All this time, of course, you run the risk of losing your best friend to some other guy. But a life lived well is full of such risks. When you do the right thing, you take a chance on not getting what you want. That's what makes for a good story.

Dear Cary,

What's a girl to do when the love of her life refuses to do the one intimate act that drives her wild? After about six months of dating my boyfriend, I asked him one day in bed why he never goes down on me. He became very quiet and would not say anything for a while, and then explained that he is really bothered by the way I smell. I have never been told this before and am having a very hard time with it. I took it very personally and got quite upset, and he naturally felt bad and then said he was sorry, but he thought he should be honest with me but because I got so upset, feels now that he can't tell me how he feels about things because I will become so upset. He told me that he loves doing that, just not to me, because I smell bad. It bothers him while we do other things too, but he is able to deal with it because it is not in his face. He said it doesn't stop him from loving me and being attracted to me and wanting to be with me sexually or otherwise. He doesn't understand why this upsets me so much. But any woman reading this is sure to understand how this is very personal.

I scheduled an appointment with my gynecologist. I talked candidly with her and explained exactly why I was there. She concluded that there was not anything wrong with me and even said that she didn't detect an odor hardly at all, less than most women.

I am a clean person and shower and wash normally and, until this situation, never felt the need to douche and know that it is not all that healthy to do frequently. My boyfriend claims that he feels I am his soul mate and wants to spend the rest of his life with me, and I am having a hard time getting past this and feeling sexually desirable to him or comfortable in bed, because all I am worrying about now is if I smell bad and if he is turned off by it. I also feel that if we really were soul mates or meant to be together, he wouldn't feel this way about how I naturally smell. If it was just a matter of him not wanting to go down on me, I might be able to deal with that, but he says it always bothers him and he is trying to get past it. I will add that we have been dating for 13 months and been having sex for 12.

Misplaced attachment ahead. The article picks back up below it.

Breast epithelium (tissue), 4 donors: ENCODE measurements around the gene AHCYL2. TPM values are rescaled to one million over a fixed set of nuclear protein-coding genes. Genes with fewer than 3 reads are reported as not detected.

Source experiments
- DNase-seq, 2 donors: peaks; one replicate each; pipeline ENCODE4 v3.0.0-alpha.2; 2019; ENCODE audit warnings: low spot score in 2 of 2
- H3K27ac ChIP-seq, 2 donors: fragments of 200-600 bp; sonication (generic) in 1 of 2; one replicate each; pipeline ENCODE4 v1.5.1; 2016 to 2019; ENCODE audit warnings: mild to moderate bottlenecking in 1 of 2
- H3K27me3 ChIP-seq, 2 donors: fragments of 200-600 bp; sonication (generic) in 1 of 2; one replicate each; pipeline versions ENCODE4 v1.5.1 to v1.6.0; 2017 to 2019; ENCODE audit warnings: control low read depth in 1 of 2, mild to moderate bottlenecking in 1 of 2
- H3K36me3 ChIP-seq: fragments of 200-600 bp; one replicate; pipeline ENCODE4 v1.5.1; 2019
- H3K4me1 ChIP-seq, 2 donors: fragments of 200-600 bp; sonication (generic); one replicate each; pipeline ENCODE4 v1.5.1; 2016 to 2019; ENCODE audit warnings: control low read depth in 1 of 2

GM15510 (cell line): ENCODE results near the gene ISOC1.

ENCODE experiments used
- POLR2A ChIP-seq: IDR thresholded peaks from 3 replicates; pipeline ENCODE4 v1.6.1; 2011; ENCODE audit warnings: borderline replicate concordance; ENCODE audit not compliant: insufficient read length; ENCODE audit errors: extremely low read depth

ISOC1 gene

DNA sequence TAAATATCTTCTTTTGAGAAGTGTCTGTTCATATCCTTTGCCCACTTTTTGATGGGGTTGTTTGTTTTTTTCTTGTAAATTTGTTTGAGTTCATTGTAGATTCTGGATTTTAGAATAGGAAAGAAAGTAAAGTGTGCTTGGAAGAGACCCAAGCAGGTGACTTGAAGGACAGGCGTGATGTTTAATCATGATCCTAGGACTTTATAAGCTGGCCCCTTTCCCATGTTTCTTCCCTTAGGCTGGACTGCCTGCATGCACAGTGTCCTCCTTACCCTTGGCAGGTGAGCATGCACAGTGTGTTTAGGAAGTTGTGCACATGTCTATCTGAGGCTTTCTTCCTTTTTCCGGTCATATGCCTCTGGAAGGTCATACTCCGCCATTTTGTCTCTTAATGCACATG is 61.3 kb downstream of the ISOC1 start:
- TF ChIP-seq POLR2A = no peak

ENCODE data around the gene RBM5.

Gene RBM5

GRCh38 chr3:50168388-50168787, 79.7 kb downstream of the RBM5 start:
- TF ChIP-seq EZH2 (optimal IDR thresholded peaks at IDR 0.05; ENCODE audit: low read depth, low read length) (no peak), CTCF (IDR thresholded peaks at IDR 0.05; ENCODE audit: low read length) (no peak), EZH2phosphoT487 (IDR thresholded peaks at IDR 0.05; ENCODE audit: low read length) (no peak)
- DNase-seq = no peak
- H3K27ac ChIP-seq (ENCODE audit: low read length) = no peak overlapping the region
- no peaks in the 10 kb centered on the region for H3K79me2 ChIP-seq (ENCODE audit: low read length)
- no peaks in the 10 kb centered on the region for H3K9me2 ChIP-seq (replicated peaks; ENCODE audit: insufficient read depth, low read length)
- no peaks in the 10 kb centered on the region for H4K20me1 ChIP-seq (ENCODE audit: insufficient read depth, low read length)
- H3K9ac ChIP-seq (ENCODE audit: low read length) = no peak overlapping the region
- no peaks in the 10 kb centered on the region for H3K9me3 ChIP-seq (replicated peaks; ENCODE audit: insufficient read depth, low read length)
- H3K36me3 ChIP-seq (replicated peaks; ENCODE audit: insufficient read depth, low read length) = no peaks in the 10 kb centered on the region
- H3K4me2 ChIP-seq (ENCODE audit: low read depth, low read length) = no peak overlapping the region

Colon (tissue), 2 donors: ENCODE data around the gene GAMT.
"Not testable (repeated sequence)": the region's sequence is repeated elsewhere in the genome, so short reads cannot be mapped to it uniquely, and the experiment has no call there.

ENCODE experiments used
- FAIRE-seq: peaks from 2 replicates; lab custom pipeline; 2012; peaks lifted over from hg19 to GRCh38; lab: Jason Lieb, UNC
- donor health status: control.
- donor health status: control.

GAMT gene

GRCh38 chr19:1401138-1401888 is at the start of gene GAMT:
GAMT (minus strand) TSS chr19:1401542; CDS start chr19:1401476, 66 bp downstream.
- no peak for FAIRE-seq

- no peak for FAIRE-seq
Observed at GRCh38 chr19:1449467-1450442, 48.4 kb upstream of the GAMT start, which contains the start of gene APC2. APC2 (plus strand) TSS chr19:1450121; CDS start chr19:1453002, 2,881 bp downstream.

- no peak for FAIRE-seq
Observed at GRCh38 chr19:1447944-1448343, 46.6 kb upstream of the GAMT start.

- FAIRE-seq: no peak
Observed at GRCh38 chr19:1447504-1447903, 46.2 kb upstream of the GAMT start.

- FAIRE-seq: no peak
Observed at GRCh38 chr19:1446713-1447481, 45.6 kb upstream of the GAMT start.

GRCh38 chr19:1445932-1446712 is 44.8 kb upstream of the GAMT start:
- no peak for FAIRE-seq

How can I deal with the sexual incompatibility we are experiencing and still stay together and have a satisfying relationship where I don't have to feel self-conscious about the part of me he doesn't like but claims he can "deal with"? Or should we find other people to be with, so we wouldn't have this issue?

Feeling Stinky in Bed

Dear Stinky,

I think you should forget about this guy and find someone else. You can't change the way you smell, and he can't change the way he responds to it. At least I don't think you can. I've never heard of it happening, have you? Except perhaps if he were to get a blow to the head or suffer some neurological disorder; but then he might mistake the smell of dog doo for the smell of coffee and toast -- like the man who mistook his wife for a hat, you know? He might think you smelled like smoke and ring the fire alarm. Smell, in my experience, is so primal that you can't fight it. If you find a man who loves the way you smell -- I mean all over, not just for purposes of oral sex -- I think you'll be much happier.

By the way, have you ever wondered whether there's an inner nose? And what about those elusive pheromones? While not directly relevant to your situation, learning something about the aquatic sex pheromone from a male tree frog might be useful. After all, knowledge is power. And power is the ultimate aphrodisiac.

Cary Tennis